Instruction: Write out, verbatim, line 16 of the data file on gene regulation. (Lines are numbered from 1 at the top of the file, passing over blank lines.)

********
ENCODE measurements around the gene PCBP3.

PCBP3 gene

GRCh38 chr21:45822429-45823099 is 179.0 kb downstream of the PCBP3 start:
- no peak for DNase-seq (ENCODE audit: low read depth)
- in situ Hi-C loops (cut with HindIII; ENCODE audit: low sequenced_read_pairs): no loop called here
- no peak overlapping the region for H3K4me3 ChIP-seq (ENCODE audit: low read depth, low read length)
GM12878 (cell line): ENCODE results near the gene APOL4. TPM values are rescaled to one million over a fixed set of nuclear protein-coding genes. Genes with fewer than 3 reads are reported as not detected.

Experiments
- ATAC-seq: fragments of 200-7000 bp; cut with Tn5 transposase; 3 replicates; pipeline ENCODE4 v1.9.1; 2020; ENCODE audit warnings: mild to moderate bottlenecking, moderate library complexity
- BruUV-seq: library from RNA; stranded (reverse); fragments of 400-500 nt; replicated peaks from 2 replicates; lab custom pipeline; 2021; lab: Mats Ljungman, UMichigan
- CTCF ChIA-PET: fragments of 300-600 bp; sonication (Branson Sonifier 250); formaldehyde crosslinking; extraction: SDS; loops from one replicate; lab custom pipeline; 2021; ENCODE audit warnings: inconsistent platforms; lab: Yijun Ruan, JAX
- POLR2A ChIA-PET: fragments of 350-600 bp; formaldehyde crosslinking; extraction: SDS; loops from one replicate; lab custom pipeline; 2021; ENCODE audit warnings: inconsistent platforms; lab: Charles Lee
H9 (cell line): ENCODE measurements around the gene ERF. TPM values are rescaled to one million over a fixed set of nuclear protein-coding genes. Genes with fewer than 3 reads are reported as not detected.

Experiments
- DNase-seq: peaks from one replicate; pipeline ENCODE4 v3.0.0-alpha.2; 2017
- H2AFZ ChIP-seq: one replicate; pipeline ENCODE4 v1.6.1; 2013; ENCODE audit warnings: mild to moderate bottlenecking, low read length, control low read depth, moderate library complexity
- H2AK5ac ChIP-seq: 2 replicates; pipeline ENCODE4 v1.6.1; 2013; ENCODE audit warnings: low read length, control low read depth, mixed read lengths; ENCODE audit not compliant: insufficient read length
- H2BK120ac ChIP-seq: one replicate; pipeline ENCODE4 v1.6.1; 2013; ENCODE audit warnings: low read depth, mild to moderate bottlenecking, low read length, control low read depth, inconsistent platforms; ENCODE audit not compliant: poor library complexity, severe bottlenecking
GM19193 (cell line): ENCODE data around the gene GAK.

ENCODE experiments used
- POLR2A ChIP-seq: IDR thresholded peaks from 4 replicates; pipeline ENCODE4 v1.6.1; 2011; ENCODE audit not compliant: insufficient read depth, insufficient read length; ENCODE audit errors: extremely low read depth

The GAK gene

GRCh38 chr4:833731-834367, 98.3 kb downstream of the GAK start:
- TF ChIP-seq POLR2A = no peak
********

- H2AFZ ChIP-seq: one replicate; pipeline ENCODE4 v1.6.1; 2013; ENCODE audit warnings: mild to moderate bottlenecking, low read length, control low read depth, moderate library complexity